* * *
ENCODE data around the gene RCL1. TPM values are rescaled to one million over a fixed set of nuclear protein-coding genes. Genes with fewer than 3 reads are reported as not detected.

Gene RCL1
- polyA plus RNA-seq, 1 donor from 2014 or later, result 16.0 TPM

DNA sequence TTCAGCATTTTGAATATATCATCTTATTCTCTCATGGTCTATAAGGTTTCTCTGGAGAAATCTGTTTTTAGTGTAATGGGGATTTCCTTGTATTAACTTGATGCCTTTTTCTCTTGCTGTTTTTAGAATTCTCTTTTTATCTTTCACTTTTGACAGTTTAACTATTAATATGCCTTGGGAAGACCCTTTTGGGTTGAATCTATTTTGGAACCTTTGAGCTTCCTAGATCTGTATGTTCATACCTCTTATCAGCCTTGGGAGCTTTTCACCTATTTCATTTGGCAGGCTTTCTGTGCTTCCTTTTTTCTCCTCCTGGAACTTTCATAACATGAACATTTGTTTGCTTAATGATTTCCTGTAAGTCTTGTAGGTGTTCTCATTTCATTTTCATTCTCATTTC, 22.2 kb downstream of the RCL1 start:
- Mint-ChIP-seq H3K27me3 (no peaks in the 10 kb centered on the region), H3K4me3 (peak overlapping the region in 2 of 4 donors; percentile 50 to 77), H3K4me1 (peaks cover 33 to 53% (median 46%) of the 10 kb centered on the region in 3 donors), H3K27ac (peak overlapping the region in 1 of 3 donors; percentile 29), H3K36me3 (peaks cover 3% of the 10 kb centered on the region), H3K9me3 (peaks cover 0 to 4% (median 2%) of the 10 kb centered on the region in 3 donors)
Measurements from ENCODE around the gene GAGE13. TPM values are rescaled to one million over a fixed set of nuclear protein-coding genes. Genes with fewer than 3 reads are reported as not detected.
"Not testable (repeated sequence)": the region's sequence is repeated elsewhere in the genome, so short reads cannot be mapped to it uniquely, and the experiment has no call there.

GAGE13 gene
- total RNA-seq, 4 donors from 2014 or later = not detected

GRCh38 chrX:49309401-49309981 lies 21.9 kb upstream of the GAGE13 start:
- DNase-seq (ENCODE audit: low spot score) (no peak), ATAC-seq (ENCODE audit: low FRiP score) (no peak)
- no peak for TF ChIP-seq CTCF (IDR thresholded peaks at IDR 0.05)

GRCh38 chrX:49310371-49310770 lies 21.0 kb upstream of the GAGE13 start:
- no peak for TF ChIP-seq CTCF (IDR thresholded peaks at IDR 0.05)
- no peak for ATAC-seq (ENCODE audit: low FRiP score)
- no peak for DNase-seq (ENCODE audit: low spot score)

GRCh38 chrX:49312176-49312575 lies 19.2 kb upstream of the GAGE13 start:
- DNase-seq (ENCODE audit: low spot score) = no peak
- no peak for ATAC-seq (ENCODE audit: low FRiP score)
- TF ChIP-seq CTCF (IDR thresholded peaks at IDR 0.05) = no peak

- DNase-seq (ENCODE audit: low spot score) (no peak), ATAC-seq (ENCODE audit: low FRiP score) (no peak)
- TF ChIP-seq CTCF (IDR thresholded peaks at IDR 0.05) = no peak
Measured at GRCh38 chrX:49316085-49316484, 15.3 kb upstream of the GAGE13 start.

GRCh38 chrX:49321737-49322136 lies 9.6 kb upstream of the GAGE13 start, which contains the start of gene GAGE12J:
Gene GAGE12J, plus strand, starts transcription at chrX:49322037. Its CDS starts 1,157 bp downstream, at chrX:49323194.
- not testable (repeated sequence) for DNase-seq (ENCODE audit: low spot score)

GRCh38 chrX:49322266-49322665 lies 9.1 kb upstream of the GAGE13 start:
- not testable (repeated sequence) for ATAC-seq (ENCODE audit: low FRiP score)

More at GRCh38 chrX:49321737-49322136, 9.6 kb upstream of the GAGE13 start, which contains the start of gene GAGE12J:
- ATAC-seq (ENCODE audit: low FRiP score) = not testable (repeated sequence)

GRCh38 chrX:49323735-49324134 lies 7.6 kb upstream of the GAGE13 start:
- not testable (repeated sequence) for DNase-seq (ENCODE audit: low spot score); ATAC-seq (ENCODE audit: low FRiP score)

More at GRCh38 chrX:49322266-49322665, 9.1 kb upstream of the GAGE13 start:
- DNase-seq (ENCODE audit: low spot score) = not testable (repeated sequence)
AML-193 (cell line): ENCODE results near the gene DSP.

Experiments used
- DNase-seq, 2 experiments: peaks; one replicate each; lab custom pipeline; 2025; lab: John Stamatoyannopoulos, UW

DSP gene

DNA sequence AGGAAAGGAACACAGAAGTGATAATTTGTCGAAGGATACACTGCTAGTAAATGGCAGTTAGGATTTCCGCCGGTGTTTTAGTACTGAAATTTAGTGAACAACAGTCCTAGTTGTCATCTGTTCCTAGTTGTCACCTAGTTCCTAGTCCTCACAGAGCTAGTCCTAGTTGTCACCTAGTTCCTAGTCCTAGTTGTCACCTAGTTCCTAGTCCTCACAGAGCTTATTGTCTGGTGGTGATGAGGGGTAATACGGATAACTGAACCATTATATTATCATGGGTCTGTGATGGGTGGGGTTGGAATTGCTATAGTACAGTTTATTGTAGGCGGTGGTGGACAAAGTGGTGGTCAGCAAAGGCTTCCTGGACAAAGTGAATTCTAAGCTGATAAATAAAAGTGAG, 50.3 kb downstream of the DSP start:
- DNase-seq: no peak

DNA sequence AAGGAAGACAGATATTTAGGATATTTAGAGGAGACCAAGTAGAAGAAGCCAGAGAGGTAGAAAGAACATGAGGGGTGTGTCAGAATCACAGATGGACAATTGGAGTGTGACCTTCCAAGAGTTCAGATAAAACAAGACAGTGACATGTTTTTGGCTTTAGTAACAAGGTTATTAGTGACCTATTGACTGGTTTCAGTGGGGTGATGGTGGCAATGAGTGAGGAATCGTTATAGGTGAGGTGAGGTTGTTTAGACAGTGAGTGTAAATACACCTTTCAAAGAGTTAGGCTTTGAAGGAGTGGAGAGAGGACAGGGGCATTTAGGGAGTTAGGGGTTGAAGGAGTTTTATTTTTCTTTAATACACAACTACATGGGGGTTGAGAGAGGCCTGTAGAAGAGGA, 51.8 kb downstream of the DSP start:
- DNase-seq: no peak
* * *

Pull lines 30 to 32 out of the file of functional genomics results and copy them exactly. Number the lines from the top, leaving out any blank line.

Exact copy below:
- ATAC-seq (ENCODE audit: low FRiP score) = not testable (repeated sequence)

GRCh38 chrX:49323735-49324134 lies 7.6 kb upstream of the GAGE13 start:
- not testable (repeated sequence) for DNase-seq (ENCODE audit: low spot score); ATAC-seq (ENCODE audit: low FRiP score)